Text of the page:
DOJ's Response to Mancao's Accusations

06 May 2013

We are saddened by Mr. Cezar Mancao's statement in the media about alleged corruption in the WPP. While then under the WPP, Mr. Mancao has a direct line to the WPP's Program Director and the Chief Implementor. He could have easily reported the alleged corruption and we would have taken immediate action.

We do not tolerate corruption in the WPP. We appeal to Mr. Mancao to provide us with the specifics and indications of corruption so that the appropriate investigation can be conducted. We welcome any investigation on corruption. But going out via media with these general, sweeping accusations will not help any.

The WPP understands the frustrations of Mr. Mancao. Such frustration arises from the fact that up to this time, Mancao fails to realize that he is not just a witness, but is also, and still remain as, an accused. This, he cannot simply accept.

The WPP also understands Mancao's bitterness towards the WPP. On January 25, 2012, the WPP turned over Mancao to the NBI, for detention. As stated, Mancao remains to be an accused and has to be detained. His detention was pursuant to a court order which the WPP was merely obeying.

Mancao's frustration and bitterness should not give him license to undermine the integrity of the WPP or pervert the truth.

There is no truth to his claim that "the places where witnesses are held are unbearable" and that he "wanted to be placed at the NBI detention cell". The truth of the matter is that prior to his turn-over to the NBI, Mancao pleaded to the Program Director that he be allowed to be under the protective custody of the WPP. But Mancao is an accused and has to be under detention. Hence, his physical turn-over to the NBI.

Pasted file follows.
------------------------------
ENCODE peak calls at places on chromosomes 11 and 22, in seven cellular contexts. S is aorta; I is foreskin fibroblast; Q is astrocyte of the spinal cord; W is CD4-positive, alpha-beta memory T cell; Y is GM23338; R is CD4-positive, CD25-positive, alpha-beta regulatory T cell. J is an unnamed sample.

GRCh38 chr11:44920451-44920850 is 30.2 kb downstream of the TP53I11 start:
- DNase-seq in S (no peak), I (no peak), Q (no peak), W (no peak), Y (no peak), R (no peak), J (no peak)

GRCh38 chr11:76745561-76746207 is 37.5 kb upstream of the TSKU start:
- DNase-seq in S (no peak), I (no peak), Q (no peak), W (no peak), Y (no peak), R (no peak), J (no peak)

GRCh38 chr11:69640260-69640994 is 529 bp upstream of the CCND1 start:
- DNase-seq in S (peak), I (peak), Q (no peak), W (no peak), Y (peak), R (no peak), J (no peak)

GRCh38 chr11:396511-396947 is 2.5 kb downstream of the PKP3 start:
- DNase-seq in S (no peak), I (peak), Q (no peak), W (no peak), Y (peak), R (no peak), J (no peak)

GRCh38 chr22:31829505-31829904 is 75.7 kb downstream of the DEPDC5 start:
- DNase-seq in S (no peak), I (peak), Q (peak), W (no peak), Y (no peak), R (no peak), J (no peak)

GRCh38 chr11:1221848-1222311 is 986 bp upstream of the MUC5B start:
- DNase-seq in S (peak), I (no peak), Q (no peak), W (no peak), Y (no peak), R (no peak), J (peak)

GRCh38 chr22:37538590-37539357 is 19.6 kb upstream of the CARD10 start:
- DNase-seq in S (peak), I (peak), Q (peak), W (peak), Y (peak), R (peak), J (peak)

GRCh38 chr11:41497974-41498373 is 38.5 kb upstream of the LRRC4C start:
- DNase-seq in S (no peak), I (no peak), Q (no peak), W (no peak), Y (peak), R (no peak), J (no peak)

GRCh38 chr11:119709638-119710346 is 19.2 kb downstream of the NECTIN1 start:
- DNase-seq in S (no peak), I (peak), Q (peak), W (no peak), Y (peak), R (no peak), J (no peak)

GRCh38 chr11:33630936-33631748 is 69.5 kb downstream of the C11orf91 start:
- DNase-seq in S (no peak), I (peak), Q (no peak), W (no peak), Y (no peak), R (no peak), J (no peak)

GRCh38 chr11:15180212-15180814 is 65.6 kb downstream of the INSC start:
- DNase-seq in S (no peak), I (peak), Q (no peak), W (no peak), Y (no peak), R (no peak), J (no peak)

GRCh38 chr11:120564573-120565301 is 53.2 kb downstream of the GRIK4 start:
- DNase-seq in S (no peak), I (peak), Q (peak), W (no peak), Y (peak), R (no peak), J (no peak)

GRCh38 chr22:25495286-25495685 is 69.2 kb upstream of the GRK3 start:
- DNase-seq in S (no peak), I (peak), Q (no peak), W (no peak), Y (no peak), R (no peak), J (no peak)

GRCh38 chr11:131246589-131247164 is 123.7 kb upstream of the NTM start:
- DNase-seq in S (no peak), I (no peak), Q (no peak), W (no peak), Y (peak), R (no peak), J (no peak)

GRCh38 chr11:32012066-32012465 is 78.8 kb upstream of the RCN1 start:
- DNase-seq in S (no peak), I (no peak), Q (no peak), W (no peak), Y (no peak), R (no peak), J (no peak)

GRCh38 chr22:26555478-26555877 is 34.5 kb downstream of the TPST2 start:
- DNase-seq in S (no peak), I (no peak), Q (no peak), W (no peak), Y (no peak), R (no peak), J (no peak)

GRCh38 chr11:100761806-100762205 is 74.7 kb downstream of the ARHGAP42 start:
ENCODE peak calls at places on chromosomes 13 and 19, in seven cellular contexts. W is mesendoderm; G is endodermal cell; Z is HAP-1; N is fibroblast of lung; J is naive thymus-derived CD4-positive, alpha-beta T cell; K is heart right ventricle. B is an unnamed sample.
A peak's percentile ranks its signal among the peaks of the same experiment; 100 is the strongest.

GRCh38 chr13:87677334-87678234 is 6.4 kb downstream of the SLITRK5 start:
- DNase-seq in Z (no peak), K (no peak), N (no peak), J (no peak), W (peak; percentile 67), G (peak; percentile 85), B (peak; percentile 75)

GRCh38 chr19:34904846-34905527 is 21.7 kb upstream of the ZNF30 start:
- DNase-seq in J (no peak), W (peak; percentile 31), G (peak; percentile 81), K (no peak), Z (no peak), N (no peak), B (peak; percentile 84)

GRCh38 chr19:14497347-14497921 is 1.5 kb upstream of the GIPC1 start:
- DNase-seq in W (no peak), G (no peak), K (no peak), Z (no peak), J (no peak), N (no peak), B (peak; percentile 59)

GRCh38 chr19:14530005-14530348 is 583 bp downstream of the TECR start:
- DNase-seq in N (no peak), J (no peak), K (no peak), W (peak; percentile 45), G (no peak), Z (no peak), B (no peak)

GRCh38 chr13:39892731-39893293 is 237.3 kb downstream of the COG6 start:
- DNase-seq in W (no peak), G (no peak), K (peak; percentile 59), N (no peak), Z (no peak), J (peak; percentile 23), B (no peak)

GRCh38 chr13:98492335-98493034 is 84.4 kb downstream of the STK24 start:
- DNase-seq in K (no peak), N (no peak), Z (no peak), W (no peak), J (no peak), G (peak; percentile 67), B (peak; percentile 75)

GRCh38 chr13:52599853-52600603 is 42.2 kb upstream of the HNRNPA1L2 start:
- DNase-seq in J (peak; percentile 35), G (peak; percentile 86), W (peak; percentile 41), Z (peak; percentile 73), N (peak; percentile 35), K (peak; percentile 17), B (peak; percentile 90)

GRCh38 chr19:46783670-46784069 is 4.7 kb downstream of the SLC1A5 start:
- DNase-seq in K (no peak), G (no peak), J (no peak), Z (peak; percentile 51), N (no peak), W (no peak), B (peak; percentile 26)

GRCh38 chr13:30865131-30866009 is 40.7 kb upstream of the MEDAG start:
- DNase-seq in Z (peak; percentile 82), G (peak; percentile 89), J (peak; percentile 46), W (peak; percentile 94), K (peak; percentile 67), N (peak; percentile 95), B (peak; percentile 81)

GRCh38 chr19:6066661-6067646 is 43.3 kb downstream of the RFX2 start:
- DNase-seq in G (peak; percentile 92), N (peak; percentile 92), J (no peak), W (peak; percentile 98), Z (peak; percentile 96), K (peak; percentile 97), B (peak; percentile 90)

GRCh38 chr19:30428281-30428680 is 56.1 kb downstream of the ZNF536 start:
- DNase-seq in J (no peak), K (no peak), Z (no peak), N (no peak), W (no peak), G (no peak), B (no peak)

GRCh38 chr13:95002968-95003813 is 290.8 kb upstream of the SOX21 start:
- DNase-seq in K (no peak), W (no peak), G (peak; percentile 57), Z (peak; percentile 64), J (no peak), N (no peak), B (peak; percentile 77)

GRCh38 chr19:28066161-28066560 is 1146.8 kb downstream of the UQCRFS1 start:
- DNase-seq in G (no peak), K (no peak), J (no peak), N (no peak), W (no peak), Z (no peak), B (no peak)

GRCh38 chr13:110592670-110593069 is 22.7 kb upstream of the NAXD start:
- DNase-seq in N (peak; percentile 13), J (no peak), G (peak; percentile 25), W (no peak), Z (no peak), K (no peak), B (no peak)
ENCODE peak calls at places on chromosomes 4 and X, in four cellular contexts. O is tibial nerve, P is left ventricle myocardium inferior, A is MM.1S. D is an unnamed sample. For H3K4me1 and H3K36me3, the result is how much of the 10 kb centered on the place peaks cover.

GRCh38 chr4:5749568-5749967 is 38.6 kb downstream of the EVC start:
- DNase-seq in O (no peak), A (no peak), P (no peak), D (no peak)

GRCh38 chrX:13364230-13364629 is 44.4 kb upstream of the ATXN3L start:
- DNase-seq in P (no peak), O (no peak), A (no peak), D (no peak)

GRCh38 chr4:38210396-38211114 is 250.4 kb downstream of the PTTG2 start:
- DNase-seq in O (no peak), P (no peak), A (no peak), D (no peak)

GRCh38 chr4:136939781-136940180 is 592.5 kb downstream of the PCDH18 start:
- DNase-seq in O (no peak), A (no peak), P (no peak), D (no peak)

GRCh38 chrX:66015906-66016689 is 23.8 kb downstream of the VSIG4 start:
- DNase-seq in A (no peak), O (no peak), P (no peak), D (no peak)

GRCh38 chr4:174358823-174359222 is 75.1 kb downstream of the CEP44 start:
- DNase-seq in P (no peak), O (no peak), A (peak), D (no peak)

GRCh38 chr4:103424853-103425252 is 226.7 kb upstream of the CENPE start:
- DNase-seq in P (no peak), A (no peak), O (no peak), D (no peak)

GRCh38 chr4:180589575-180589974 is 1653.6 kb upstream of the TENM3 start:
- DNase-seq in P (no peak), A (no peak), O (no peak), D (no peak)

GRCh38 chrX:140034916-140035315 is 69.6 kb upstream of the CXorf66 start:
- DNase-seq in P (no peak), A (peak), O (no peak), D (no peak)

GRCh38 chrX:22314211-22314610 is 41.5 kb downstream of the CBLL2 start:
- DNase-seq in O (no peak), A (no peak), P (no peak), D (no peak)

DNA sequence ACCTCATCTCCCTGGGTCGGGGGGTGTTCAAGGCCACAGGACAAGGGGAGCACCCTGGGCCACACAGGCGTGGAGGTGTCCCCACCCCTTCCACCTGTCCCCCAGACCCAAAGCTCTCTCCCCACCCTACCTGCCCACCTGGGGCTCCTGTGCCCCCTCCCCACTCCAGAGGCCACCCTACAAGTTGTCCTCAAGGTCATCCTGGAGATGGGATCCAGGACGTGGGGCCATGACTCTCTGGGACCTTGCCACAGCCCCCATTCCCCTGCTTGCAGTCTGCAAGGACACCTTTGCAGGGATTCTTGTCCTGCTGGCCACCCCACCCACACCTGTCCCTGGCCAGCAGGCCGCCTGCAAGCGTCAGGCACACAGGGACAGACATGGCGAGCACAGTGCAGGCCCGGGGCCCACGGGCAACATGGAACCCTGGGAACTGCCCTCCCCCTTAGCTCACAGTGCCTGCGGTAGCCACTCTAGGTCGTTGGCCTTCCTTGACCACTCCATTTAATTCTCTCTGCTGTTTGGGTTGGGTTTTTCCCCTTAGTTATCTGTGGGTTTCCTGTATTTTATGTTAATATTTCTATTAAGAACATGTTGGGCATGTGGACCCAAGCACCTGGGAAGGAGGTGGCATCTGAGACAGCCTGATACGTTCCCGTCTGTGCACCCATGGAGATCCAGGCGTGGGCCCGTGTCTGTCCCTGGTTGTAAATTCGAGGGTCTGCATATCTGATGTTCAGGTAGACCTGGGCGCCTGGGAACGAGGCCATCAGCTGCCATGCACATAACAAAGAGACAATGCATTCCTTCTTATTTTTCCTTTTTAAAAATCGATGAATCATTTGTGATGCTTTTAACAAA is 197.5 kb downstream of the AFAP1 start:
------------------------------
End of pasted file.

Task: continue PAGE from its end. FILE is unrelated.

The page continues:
There is also no truth that Mr. Mancao was not allowed to speak during the confirmation hearing on the appointment of Secretary Leila M. De Lima. No such confirmation hearing has yet been held. The WPP also categorically denies that Mr. Mancao was not allowed to speak during the budget hearings of the DOJ. In any case, Mancao again forgot that detention prisoners do not, have unbridled access to the public.

As regards Mr. Mancao's request to see his doctor, suffice it so say that in a letter of 9 February 2012, the WPP informed him that "[T]o address your medical concerns, we will request the NBI physician to conduct a medical check-up on you. If necessary, we can coordinate with your doctor to pay you a visit at the NBI". This was reiterated in a letter of 24 February 2012 where the WPP informed Mancao that  "[I]f necessary, we will fetch your doctor and bring hint to the NBI If you insist on going to the clinic, we will advise you to file the appropriate motion in court".              

Despite all of Mancao's unfounded and unfair statements against the WPP, we still wish for his safety and urge him to return to the fold of the law.

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